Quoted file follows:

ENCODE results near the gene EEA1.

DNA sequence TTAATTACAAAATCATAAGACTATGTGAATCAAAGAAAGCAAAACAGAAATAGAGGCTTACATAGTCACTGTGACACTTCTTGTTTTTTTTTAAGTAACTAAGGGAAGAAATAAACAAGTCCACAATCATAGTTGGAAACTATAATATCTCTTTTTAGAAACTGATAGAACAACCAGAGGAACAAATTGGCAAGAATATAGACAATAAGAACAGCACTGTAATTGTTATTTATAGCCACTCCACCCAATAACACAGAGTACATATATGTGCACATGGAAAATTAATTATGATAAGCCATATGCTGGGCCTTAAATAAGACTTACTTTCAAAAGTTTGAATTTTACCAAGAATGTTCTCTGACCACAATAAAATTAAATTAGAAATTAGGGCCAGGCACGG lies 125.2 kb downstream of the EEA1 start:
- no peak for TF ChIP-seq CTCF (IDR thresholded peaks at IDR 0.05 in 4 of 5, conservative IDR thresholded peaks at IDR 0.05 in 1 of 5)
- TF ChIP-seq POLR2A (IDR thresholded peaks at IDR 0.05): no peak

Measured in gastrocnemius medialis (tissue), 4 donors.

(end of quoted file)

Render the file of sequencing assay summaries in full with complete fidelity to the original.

ENCODE results near the gene EEA1.

DNA sequence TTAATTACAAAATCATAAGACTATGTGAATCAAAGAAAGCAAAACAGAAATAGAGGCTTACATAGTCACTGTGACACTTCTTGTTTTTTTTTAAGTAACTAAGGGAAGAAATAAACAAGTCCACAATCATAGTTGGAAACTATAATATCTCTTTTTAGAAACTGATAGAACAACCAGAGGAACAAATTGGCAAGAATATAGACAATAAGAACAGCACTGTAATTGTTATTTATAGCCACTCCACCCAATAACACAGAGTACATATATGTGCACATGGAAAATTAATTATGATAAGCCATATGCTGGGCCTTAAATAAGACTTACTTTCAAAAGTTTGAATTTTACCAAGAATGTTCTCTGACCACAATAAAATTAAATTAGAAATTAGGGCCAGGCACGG lies 125.2 kb downstream of the EEA1 start:
- no peak for TF ChIP-seq CTCF (IDR thresholded peaks at IDR 0.05 in 4 of 5, conservative IDR thresholded peaks at IDR 0.05 in 1 of 5)
- TF ChIP-seq POLR2A (IDR thresholded peaks at IDR 0.05): no peak

Measured in gastrocnemius medialis (tissue), 4 donors.